The best part of this Oz trip was undoubtedly going out into the mountains… after that, I never wanted to come back! These last three days were the most spectacular and relaxing out of the two weeks I spent over there, wedged right at the end of my time there. Melbourne, Canberra, and the one night in Sydney was all go go go, but as soon as we arrived in Wentworth Falls, I knew it was time to unwind.
With a view like this, it was hard not to.
As soon as we arrived to our resort, I kicked off my shoes, took a seat on that private verandah, and ordered in some food (the best pizza I had in a good while), to settle in for a sunset that did not disappoint.
It was a well-deserved pause after a week and a half of full-on running around. Be it sightseeing, errands or family time, up to this point has been non-stop, so to have an evening with little to do and this spectacular scenery to enjoy was just pure bliss.
As soon as dusk fell, the sounds of birds and crickets came on in full force, from the bush just down from the patio. I never heard anything like that before, and just sat there mesmerised. The chirping frenzy stopped as soon as complete darkness set in, as if cut… one minute there, the next gone. Soon we had to move inside to escape the swarms of mozzies, but it was time too, I just collapsed into bed and probably had the best nights’ sleep of all the trip.
The next day was a big one. The plan was to do a big hike, down into the many valleys beneath us.
The Blue Mountains boast so many hiking tracks you’ll struggle to pick just one. In fact the whole reason we went back a second time was exactly that — we couldn’t pick just one walk. We had to do four at once. A year or so ago we stayed in the area for a wedding, but only had half a day to spare for a hike… very quickly we realised that that was barely scratching the surface, and that we had to return. I would say even this second visit didn’t leave me satisfied, next time I’ll be looking to go back for at least a week if not several, to explore those tracks further.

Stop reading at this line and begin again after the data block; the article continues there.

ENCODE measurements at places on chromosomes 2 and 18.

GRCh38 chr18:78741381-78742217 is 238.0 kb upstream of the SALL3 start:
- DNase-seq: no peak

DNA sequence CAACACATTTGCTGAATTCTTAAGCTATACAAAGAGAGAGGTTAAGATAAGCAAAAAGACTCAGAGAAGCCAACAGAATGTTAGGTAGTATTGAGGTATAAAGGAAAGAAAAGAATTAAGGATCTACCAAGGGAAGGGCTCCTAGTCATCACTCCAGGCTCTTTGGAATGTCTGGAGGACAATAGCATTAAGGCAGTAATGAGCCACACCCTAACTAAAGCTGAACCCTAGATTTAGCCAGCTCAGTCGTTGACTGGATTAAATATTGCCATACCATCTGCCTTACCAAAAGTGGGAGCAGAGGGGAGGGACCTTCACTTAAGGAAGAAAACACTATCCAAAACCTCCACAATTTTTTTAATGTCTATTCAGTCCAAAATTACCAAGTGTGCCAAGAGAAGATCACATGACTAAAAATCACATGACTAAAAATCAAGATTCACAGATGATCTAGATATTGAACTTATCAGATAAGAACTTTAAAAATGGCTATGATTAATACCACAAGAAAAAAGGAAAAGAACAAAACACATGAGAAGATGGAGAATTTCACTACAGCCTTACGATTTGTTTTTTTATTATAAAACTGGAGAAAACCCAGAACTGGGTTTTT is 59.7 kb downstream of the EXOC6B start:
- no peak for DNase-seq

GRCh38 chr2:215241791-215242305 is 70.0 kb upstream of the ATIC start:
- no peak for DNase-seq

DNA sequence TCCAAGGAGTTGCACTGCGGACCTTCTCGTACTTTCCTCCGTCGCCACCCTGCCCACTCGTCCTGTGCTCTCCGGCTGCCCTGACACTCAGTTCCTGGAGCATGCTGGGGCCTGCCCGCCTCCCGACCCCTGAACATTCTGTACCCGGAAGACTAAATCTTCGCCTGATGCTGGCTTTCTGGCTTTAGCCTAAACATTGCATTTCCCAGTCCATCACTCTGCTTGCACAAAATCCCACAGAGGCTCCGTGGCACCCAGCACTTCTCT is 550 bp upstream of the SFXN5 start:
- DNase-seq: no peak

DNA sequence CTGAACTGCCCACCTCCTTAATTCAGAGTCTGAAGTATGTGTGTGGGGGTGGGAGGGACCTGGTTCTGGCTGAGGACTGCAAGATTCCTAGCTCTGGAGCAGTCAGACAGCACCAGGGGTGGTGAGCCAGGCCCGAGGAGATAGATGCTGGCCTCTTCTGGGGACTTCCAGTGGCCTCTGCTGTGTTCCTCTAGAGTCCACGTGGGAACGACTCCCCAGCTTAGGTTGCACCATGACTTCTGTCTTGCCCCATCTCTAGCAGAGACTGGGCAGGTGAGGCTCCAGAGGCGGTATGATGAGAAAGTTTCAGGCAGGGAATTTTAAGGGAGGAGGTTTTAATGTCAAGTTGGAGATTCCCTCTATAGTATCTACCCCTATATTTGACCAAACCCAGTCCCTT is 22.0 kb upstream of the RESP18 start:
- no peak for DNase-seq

Long story short, we ended up racking up an impressive 12.4 kms with a total elevation gain of over 1200 meters. 12 k’s aren’t much on a normal day, however with the combination of constant uphill climb, the heat and the lack of water, it was nothing short of brutal! But oh so worth it. I would have kept going, had we had the time. For moments such as this:
Sitting on the rock ledge at the top of one of the less visited waterfalls, Vera Falls. Feet dangling over a 100 meter drop, water plummeting down into the depths just a meter away from me.
Visiting the lower, middle and upper cascades of the Wentworth Falls themselves, strongly considering jumping into the ice cold rock pool, then sadly abandoning the idea (lack of time) and pushing on homewards. (Next time I’ll skinny dip, I swear.)
If you want to retrace our steps and visit some of these incredible spots, start from the Conservation Hut at Wentworth Falls. Be prepared for a full day’s walking, and carry plenty of water.
Take the path for the Valley of the Waters, then progress on to Wentworth Pass and take the turn-off for Vera Falls. Once you reach them, you have a choice: either backtrack to Wentworth Pass, or keep going towards Hippocrene Falls (in this case you’ll just end up at the other end of Wentworth Pass).
We chose to turn back, and walk Wentworth Pass, ending at the foot of Wentworth Falls, an fantastic spot to stop for lunch, or even a dip if you fancy the cold waters.
From here you can climb up the top and call a taxi, or take the National Pass all the way back to the Valley of the Waters, and climb the stairs on that end, to come back out at the Conservation Hut. If you make it before 5pm, get a very cold drink. You deserved it.
Disclaimer: many of these tracks have warnings that they’re for experienced bushwalkers only — so ask yourself if you’re well prepared. The paths are less marked and definitely not as maintained as much as the more popular ones… Think spider webs and fallen trees blocking your way.
During this walk, I saw so much wildlife and so many (to me) unknown plants… Lyrebirds out in the wild, just paces away from me. They’re fascinating mimics, quite large and have beautiful plumage too… and yabbies in the sandy freshwater pools at every stone’s throw on the many streams in the area. So many plants and ferns I’ve never seen before… we walked in what felt more like a real rainforest than bushland… and lost count of all the waterfalls small and large that came our way. I have never been to such places, it was quite incredible.
I was so sad to leave, and the memories of this place will stay with me for a long while.